After being embroiled into controversies over its data sharing practices, it turns out that Facebook had granted inappropriate access to its users’ data to more than 60 device makers, including Amazon, Apple, Microsoft, Blackberry, and Samsung.
According to a lengthy report published by The New York Times, the social network giant struck data-sharing partnerships with at least 60 device manufacture companies so that they could offer Facebook messaging functions, “Like” buttons, address books, and other features without requiring their users to install a separate app.
The agreements were reportedly made over the last 10 years, starting before Facebook apps were widely available on smartphones.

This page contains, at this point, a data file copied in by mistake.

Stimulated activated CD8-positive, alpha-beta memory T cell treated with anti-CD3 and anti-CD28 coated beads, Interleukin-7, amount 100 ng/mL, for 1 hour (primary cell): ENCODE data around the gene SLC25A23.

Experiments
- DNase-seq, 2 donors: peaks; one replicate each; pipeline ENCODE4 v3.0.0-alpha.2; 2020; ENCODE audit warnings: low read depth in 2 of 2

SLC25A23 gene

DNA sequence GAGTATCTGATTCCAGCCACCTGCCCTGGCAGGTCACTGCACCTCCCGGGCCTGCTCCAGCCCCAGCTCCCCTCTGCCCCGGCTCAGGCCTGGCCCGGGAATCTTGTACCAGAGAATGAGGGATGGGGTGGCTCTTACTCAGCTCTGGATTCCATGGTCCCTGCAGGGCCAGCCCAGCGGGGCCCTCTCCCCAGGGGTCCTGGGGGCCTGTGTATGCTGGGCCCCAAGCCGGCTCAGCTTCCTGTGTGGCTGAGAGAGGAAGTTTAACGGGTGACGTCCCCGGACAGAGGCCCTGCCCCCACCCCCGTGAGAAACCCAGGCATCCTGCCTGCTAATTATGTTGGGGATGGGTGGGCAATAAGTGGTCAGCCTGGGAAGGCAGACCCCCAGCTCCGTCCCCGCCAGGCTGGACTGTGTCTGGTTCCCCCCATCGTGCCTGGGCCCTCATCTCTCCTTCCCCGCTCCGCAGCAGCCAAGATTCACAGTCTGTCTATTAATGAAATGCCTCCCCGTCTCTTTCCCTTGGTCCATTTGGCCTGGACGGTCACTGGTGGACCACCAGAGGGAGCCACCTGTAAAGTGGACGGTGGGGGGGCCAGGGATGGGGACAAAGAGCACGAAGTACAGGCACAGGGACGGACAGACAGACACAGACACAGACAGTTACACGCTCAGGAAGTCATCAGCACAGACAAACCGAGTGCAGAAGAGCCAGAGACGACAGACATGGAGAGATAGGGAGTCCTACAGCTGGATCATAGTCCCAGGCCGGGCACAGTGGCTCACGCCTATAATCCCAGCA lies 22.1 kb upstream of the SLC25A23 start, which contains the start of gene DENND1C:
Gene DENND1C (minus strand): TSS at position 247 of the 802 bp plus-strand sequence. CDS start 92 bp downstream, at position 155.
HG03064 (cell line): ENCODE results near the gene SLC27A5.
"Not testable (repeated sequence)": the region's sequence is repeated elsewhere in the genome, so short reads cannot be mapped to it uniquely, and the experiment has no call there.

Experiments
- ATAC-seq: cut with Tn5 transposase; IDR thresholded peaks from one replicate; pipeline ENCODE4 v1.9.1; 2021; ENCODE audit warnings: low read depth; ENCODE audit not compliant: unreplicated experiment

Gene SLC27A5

Most notably, the publication suggests that the partnerships could be in breach of a 2011 consent decree by the Federal Trade Commission (FTC), which barred Facebook from granting other companies access to data of users’ Facebook friends without their explicit consent.
During the Cambridge Analytica scandal revealed in March this year, Facebook stated that it already ceased allowing such third-party access in 2015 only, but the publication suggests that this does not include “makers of cellphones, tablets and other hardware.”
Facebook is under heavy fire since the revelation that consultancy firm Cambridge Analytica had misused data of 87 million Facebook users to help Donald Trump win the US presidency in 2016.
In a recent test conducted by an NYT reporter on a 2013 Blackberry device using his Facebook account with roughly 550 friends, a BlackBerry app called “The Hub” was still able to harvest private data from 556 of his friends, including their religious and political views.
Not only that, but The Hub was also able to acquire “identifying information” for up to 294,258 friends of his Facebook friends.